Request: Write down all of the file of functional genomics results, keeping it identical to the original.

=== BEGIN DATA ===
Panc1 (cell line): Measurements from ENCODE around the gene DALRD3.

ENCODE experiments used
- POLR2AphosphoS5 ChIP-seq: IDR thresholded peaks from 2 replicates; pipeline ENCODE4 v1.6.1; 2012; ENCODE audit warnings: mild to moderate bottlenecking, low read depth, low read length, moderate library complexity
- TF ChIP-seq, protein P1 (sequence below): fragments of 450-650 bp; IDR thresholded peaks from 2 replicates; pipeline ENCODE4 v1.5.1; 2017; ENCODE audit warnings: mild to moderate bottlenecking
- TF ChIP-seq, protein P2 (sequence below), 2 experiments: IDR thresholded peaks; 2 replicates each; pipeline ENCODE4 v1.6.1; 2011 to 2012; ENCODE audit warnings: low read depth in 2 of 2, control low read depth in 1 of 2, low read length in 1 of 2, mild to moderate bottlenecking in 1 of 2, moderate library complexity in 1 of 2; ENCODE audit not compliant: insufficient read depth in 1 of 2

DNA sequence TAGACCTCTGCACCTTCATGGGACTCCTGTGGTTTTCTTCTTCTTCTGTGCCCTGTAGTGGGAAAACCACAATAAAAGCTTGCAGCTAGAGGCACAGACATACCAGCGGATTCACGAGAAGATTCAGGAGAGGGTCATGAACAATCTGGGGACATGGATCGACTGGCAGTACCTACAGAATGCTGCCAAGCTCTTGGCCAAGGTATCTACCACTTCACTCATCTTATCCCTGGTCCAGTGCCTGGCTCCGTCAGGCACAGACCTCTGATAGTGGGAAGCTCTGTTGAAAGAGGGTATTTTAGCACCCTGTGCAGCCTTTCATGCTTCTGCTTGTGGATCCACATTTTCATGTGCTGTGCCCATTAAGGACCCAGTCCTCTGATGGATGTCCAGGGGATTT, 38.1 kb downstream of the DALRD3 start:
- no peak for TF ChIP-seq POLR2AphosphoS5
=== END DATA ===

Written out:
Panc1 (cell line): Measurements from ENCODE around the gene DALRD3.

ENCODE experiments used
- POLR2AphosphoS5 ChIP-seq: IDR thresholded peaks from 2 replicates; pipeline ENCODE4 v1.6.1; 2012; ENCODE audit warnings: mild to moderate bottlenecking, low read depth, low read length, moderate library complexity
- TF ChIP-seq, protein P1 (sequence below): fragments of 450-650 bp; IDR thresholded peaks from 2 replicates; pipeline ENCODE4 v1.5.1; 2017; ENCODE audit warnings: mild to moderate bottlenecking
- TF ChIP-seq, protein P2 (sequence below), 2 experiments: IDR thresholded peaks; 2 replicates each; pipeline ENCODE4 v1.6.1; 2011 to 2012; ENCODE audit warnings: low read depth in 2 of 2, control low read depth in 1 of 2, low read length in 1 of 2, mild to moderate bottlenecking in 1 of 2, moderate library complexity in 1 of 2; ENCODE audit not compliant: insufficient read depth in 1 of 2

DNA sequence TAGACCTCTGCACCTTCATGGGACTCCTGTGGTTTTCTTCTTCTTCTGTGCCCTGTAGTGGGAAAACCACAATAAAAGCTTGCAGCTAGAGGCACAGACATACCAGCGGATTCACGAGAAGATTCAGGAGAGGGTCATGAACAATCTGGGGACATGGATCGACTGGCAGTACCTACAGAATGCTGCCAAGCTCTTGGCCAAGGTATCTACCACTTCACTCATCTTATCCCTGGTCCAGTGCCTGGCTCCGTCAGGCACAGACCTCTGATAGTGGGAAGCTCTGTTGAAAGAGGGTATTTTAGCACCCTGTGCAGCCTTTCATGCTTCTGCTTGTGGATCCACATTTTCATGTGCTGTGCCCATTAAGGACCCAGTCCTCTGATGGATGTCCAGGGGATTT, 38.1 kb downstream of the DALRD3 start:
- no peak for TF ChIP-seq POLR2AphosphoS5